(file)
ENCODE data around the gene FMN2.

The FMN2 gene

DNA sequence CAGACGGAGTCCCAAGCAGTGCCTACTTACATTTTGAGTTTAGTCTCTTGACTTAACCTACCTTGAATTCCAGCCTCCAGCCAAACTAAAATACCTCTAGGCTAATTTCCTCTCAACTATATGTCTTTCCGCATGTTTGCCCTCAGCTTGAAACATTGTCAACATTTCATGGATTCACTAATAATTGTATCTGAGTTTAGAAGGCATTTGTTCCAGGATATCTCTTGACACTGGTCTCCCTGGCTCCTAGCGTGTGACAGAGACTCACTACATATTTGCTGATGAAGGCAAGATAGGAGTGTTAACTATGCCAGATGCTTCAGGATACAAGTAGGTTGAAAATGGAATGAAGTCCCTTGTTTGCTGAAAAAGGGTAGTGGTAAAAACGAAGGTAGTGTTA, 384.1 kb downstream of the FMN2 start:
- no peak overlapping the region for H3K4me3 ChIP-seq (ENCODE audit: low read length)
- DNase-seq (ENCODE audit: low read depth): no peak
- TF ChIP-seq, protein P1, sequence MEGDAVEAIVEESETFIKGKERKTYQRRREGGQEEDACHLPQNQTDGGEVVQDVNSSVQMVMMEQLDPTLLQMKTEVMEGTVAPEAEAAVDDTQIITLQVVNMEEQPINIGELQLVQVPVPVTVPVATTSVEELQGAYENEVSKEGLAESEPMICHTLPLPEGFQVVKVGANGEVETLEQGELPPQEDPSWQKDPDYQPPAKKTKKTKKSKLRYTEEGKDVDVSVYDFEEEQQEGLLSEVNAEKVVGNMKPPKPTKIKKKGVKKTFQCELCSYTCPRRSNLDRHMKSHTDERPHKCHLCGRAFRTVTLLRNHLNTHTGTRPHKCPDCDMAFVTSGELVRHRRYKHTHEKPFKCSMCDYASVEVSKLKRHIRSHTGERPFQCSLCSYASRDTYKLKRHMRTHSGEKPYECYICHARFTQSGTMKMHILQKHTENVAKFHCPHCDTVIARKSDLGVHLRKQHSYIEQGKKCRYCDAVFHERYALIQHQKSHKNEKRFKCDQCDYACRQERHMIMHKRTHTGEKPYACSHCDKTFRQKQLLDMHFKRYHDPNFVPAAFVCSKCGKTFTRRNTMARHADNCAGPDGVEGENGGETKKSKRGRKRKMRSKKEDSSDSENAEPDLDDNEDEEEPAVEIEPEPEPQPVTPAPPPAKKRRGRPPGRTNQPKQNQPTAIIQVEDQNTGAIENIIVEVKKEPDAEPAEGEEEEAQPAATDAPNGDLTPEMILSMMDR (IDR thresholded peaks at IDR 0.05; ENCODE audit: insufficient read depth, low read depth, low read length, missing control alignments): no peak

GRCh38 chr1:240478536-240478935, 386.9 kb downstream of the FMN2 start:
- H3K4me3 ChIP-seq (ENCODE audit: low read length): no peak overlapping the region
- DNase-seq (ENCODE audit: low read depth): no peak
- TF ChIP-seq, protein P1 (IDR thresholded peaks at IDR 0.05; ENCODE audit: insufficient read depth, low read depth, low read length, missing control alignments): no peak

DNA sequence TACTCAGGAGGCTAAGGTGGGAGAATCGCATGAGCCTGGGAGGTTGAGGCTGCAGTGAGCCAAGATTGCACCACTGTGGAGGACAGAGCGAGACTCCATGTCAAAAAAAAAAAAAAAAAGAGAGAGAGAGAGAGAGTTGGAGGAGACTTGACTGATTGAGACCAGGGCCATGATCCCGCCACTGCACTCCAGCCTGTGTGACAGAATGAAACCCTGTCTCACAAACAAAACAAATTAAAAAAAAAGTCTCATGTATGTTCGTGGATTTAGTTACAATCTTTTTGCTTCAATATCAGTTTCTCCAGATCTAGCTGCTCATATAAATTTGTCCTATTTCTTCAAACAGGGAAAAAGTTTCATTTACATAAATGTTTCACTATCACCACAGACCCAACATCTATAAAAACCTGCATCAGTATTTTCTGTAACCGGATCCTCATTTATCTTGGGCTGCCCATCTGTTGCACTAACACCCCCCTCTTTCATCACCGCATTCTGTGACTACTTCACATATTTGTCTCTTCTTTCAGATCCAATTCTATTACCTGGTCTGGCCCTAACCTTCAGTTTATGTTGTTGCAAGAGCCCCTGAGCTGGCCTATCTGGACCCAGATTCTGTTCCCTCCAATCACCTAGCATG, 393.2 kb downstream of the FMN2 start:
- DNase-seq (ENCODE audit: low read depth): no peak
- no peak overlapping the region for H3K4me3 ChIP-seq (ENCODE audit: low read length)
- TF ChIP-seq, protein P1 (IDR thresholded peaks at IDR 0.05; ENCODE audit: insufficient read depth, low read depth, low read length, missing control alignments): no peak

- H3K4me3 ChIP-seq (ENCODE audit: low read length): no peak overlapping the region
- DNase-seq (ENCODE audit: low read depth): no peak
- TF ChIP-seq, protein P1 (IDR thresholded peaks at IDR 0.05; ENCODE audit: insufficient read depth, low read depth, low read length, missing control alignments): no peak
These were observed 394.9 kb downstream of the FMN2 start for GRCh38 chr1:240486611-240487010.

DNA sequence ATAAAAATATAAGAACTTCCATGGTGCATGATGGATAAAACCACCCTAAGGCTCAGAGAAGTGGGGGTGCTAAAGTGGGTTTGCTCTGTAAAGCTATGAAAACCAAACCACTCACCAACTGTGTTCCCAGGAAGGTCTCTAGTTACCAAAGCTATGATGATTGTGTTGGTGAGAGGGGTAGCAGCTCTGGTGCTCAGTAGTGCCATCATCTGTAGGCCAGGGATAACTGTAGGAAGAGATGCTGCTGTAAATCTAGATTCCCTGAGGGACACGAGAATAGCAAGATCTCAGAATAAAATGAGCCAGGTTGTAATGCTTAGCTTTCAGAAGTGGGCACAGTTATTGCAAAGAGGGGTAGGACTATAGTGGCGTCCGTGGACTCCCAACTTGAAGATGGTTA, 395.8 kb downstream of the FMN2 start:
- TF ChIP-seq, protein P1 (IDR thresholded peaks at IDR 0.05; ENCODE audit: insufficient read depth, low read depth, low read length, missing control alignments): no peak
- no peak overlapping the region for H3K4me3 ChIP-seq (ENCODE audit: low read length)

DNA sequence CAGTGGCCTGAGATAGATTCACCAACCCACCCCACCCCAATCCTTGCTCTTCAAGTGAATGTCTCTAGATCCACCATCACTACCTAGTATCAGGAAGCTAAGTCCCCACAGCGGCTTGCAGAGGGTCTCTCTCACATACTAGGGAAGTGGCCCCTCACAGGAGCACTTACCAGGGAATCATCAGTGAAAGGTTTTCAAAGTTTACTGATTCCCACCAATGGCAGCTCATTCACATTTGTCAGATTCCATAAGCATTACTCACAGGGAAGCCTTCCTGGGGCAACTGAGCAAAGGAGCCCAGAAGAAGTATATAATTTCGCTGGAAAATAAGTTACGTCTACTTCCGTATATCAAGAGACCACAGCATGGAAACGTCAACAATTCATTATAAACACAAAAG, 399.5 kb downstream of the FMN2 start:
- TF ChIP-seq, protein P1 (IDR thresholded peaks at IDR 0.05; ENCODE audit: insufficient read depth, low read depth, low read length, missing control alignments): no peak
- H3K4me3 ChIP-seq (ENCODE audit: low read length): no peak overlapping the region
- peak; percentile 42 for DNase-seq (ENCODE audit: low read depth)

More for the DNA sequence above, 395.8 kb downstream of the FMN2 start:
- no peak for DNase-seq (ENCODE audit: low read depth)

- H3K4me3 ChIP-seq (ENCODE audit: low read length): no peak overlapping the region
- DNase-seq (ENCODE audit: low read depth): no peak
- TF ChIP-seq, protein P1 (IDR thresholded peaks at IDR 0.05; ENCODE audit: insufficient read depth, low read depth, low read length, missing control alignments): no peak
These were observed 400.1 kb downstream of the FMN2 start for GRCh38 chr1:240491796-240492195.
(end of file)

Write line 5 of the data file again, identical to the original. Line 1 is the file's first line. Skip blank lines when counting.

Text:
- DNase-seq (ENCODE audit: low read depth): no peak